As we settle into the middle class, do we really have to lose respect for the good ol’ fashioned hard work that allowed our grandparents to pay their bills and put our parents through school so they could, one day, get good jobs and put us through school to get better jobs down the road?

Human resource managers tell me that, when they look through resumes of young people, they see scant work experience.

In high school in the 1980s, I had dozens of friends who worked at summer or after-school jobs.

Today, we see fewer and fewer teenagers working in hotels, coffee houses, or fast food restaurants.

I’ll never forget the hardest and most physically demanding job I ever had. I worked in an outdoor packing house my first summer home from college. For 10-12 hours a day, I stacked 40-lb. boxes of plums, peaches and nectarines onto wooden pallets.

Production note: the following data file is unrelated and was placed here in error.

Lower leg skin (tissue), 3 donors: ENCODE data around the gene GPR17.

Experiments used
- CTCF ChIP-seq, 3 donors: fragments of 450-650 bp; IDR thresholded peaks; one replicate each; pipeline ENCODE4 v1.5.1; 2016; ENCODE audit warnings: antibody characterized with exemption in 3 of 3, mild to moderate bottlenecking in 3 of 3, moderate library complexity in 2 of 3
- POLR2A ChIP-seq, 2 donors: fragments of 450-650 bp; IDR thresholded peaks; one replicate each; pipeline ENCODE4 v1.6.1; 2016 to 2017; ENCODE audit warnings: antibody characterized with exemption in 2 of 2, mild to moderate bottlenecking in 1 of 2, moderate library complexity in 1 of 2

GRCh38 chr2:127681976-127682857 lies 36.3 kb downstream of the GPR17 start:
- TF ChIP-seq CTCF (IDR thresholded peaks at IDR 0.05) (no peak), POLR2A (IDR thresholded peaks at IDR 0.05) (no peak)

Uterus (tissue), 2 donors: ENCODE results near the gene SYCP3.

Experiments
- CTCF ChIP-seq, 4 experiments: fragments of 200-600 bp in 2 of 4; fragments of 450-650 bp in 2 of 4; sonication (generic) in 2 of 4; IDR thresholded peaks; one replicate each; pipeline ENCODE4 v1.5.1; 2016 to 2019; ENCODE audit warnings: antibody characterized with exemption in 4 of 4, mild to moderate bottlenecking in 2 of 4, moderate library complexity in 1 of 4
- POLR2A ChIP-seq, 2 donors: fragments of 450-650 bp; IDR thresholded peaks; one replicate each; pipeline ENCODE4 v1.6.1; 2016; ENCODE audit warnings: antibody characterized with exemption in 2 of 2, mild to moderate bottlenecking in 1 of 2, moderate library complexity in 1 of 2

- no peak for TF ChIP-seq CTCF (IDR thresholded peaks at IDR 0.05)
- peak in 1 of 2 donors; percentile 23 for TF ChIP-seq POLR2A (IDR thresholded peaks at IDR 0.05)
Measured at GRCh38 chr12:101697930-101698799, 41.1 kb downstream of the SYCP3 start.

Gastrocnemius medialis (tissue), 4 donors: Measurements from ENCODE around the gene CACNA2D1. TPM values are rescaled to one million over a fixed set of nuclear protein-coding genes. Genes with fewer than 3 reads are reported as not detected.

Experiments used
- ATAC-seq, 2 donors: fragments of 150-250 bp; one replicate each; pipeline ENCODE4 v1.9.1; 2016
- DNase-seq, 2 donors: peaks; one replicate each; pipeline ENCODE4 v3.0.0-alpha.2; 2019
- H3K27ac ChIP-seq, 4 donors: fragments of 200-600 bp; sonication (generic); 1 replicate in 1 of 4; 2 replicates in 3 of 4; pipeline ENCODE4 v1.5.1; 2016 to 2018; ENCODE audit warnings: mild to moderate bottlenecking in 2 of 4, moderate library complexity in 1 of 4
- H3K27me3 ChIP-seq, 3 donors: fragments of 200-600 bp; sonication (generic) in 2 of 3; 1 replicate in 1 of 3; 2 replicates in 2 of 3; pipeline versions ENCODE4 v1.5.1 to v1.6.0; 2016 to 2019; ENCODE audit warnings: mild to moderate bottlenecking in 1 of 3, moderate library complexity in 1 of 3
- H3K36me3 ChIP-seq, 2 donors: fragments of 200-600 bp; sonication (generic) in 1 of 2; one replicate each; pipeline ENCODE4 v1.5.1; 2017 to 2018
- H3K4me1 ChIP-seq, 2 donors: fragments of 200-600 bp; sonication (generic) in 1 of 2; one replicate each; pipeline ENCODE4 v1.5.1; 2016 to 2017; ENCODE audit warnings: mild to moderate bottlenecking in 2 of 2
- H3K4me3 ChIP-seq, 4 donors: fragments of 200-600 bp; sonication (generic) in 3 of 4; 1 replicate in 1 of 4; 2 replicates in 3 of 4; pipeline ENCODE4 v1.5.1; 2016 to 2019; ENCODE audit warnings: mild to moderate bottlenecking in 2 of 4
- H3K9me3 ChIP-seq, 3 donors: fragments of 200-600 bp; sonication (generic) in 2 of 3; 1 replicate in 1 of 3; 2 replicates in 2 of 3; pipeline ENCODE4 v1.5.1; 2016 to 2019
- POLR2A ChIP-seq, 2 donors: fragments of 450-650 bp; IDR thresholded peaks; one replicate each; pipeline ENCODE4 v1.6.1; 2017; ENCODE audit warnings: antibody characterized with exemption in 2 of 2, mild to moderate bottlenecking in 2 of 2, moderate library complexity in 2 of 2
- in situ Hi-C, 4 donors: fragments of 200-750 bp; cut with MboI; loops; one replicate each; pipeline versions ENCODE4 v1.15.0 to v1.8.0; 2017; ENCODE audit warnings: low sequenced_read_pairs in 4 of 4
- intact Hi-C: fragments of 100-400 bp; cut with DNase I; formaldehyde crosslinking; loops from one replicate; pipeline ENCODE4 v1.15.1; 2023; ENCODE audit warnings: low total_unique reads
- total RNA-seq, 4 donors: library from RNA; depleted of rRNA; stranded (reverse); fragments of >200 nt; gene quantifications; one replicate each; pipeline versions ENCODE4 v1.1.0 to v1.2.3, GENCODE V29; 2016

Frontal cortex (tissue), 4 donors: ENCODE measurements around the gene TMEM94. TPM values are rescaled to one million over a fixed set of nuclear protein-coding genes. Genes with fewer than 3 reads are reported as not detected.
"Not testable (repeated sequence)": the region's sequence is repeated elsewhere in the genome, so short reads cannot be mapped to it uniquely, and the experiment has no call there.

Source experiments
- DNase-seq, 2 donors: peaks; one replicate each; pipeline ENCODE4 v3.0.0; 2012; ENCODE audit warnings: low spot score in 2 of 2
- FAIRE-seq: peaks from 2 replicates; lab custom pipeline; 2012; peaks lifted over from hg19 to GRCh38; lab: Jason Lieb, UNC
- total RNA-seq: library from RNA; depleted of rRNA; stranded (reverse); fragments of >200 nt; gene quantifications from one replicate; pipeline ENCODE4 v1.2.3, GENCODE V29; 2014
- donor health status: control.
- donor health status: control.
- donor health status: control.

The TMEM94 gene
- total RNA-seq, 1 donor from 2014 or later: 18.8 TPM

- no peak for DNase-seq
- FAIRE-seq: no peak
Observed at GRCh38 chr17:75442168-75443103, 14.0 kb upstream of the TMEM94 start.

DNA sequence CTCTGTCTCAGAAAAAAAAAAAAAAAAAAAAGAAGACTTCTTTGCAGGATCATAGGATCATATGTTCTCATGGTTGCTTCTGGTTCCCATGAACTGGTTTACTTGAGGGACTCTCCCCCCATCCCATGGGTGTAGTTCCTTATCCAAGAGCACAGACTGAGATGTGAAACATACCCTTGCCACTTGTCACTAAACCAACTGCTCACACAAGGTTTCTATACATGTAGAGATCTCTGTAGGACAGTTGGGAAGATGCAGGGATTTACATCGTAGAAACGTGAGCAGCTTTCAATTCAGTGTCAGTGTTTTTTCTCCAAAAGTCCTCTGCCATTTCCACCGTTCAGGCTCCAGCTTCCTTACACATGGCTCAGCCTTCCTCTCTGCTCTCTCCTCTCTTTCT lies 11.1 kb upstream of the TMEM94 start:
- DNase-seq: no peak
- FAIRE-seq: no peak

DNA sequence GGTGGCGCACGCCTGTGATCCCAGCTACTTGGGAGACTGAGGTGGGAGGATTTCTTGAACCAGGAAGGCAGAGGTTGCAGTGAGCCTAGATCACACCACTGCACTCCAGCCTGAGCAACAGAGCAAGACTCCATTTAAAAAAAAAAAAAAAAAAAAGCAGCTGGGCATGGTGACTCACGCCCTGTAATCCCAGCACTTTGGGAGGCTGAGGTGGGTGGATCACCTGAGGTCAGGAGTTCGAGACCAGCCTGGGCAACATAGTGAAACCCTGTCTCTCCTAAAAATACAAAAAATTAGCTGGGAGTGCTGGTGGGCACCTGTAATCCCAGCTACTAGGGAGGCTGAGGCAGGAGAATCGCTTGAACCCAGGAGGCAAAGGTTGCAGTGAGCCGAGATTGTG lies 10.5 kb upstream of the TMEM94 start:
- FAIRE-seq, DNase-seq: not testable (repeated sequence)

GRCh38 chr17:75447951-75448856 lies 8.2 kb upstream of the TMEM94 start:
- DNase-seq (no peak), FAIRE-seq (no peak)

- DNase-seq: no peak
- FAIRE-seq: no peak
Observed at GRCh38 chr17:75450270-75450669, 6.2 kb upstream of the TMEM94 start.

These memories come back to me now that America has found itself engaged in a national conversation about the value of work.

Thanks to Geoffrey Owens — and the individuals on social media who recently tried to shame the 57-year-old television actor. Owens played Elvin Tibideaux on The Cosby Show from 1985 to 1992.

And what did Owens do wrong? He was working at a Trader Joe’s in Clifton, New Jersey — where workers typically earn $11 per hour.

The brouhaha began when a woman named Karma Lawrence happened to see the actor ringing up groceries at the store in a stained t-shirt, recognized him and snapped photos on her phone. Then she posted them with this editorial comment:

“I used to watch The Cosby Show all the time; it was my favorite show. It was definitely (Owens). I would have thought after The Cosby Show he would maybe be doing something different. It was a shock to see him working there and looking the way he did. It made me feel really bad. I was like, ‘Wow, all those years of doing the show and you ended up as a cashier.’ ”